Posting comes from Sean Conrad of Halogen Software, a market leading talent management business…
As they say, “you only have one chance to make a great impression.” The saying holds true particularly when it comes to the job interview process. With the pressure to present yourself in the best possible light (in a very short time) nerves can easily take over, especially if you’re a member of the Millennial generation and have had little experience with the interview process.
It’s no secret that the best way to reduce the pre-interview stress is to be prepared. Take time to research the company with whom you’ll be interviewing. You should also try and anticipate with questions will be asked and then practice answering them.
While the Internet now enables us to carry out the research component of the process with ease, predicting the unknown, such as which interview questions will be asked, is quite another story. Gone are the days when we entered into an interview room prepared to answer classics, such as “Where do you see yourself in five years?”
Rapidly evolving technology, uncertain economic times and changing workforce dynamics make it difficult for us to predict where we’ll be in six months, let alone in five years. Recruiting is no longer just about finding a candidate with the right skills to do the job; it’s about hiring for cultural fit.
If you are a twenty-something in the market for a job, do your research. Understand the hiring company’s business, its corporate culture and values and use that information as part of your interview preparation. Here are a few questions you might want to prep for before you put on your interview suit. In forming your responses, look for opportunities to align your skills, experience and interests with what you’ve learned about the hiring company.
Instead of being asked, “Where do you see yourself in five years?” be prepared for more open-ended questions such as:
- What do you want to get out of this position?
- What skills would you like to learn?
- What are your career goals?
What you bring to the table
Potential employers will recognise that, although you don’t have a great deal of work experience, you do have valuable skills. They might focus on questions that draw out your skills, for example:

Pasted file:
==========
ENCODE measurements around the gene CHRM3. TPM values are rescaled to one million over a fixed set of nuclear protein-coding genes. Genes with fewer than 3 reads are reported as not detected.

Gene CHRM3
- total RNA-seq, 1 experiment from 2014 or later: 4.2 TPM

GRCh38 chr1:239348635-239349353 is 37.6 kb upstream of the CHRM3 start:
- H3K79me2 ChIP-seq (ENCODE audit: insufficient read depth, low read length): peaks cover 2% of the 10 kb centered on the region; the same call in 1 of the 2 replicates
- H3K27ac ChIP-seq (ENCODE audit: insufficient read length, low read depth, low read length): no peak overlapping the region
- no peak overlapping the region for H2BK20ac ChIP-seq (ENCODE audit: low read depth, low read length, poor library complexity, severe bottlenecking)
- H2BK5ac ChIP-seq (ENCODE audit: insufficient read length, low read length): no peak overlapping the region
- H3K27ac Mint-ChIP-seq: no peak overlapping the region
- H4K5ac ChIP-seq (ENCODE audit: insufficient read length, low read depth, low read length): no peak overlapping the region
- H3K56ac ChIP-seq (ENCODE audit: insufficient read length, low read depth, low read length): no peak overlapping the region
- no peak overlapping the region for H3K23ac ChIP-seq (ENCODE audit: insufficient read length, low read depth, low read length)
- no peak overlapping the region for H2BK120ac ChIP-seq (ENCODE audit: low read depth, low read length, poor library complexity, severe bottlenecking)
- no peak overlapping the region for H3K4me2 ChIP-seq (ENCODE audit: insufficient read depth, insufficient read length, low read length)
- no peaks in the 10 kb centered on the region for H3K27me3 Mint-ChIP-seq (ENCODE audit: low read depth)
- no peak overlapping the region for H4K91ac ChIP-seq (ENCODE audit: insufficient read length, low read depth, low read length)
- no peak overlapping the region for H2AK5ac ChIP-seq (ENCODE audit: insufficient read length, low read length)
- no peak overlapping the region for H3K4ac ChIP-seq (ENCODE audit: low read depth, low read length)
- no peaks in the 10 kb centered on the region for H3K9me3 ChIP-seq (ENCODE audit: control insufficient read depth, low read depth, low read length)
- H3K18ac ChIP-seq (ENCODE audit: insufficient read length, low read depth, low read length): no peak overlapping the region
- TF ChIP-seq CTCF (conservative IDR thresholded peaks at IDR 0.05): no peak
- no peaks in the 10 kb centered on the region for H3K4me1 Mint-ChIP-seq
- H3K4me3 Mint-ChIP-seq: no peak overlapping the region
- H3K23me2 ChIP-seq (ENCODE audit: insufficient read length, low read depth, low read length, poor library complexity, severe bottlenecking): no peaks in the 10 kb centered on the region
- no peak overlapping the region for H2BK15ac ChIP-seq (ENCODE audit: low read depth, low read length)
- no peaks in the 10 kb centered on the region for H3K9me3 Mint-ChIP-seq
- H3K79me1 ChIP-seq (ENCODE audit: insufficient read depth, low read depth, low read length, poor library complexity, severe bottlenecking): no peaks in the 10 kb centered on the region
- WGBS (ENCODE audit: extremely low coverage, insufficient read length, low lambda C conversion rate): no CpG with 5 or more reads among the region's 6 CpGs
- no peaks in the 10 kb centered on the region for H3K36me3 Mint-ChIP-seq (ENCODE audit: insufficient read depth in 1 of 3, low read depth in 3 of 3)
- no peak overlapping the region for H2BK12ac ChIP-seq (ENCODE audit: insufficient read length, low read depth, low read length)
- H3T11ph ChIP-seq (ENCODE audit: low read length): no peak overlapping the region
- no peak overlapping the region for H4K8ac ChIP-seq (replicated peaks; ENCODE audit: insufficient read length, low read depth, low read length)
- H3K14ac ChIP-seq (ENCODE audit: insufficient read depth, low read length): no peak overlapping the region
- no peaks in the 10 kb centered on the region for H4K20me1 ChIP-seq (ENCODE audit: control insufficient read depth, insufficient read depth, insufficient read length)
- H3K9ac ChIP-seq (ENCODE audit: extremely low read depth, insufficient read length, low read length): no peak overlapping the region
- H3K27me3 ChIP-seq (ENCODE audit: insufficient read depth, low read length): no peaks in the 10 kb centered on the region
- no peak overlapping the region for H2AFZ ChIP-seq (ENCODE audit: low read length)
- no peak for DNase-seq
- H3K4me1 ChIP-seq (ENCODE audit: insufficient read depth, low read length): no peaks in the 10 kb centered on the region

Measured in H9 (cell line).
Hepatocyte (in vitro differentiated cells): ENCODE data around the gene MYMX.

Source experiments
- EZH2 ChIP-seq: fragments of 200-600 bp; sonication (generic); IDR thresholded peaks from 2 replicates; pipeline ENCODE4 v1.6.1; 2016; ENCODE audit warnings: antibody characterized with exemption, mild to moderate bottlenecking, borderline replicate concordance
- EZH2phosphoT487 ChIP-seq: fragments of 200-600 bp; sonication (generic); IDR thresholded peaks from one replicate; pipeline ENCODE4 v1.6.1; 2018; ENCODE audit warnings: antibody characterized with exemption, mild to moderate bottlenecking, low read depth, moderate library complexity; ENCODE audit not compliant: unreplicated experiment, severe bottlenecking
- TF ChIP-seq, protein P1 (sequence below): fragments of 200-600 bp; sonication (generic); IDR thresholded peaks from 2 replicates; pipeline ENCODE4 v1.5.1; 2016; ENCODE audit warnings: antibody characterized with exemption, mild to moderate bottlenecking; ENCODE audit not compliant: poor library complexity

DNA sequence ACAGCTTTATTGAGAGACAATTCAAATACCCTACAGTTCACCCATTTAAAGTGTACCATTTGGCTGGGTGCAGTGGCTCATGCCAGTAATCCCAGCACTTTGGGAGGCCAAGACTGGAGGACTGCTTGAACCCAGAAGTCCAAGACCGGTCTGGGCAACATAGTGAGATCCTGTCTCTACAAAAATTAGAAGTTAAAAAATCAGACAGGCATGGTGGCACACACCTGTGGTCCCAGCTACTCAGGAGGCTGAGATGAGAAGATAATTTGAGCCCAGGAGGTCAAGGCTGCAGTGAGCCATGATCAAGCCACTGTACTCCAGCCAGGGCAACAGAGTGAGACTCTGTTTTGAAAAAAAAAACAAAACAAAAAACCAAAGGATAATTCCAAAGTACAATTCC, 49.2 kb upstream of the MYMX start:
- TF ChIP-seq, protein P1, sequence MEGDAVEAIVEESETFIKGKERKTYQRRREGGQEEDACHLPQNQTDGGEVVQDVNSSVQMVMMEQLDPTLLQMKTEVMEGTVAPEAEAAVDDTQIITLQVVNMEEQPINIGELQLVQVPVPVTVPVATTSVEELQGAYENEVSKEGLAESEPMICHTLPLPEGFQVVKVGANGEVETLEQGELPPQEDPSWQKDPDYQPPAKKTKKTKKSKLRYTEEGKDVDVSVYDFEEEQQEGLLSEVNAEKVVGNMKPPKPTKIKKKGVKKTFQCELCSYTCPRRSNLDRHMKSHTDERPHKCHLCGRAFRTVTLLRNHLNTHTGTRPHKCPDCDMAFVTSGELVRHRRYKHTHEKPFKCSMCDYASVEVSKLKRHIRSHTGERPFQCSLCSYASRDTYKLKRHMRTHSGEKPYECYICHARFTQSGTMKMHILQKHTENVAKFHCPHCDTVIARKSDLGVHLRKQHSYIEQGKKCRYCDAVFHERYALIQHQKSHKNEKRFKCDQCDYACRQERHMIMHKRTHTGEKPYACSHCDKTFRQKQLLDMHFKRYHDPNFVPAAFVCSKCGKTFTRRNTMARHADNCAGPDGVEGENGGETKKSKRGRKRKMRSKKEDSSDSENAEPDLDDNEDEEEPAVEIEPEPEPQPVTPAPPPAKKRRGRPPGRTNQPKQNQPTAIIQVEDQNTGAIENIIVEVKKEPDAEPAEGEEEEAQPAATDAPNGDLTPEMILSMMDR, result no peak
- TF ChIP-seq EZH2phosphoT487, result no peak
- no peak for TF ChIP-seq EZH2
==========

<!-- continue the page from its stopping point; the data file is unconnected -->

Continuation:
- What are your top three professional skills?
- Can you demonstrate why these are your top three?
- Can you provide examples of how you made positive difference at school or as a volunteer?
Your commitment level
Millennials are often labelled as individuals who lack commitment (We’re not saying that it’s true). As a result, you might be asked questions about past project experience, for example:
- What types of projects have you worked on?
- Can you give me an example of project you worked on where you exceeded expectations?
- What were the results and what was your role in achieving them?
Potential employers look at more than skills. They also look at personality traits to match the role they are trying to fill. Don’t be surprised if you’re asked questions that are work related to draw out your passions, preferences and weaknesses:
- What do you do in your free time?
- Do you belong to any social, community or volunteer groups?
- What is/was your role in this group?
- How did you contribute to the success of a project?
- Can you an example of time you had deal with conflict — and how you handled it?
Of course, the type and number of questions will vary depending on the interviewer. One final piece of advice — be prepared for one or more non-related or odd ball questions. Interviewers might want to test your critical thinking skills and ability to think quickly. Some real-world examples include, “What song describes your work ethic” (asked at Dell) and “On a scale from one to ten, rate me as an interviewer.” (asked at Kraft Foods).
If you are faced with one of these bizarre questions, not to worry, take a moment to think about it and how your answer could relate to the position for which you’re interviewing.
Sean Conrad is a Certified Human Capital Strategist and Senior Product Analyst at Halogen Software. He writes regularly about talent management trends and best-practices for the Halogen Software Exploring Talent Management blog.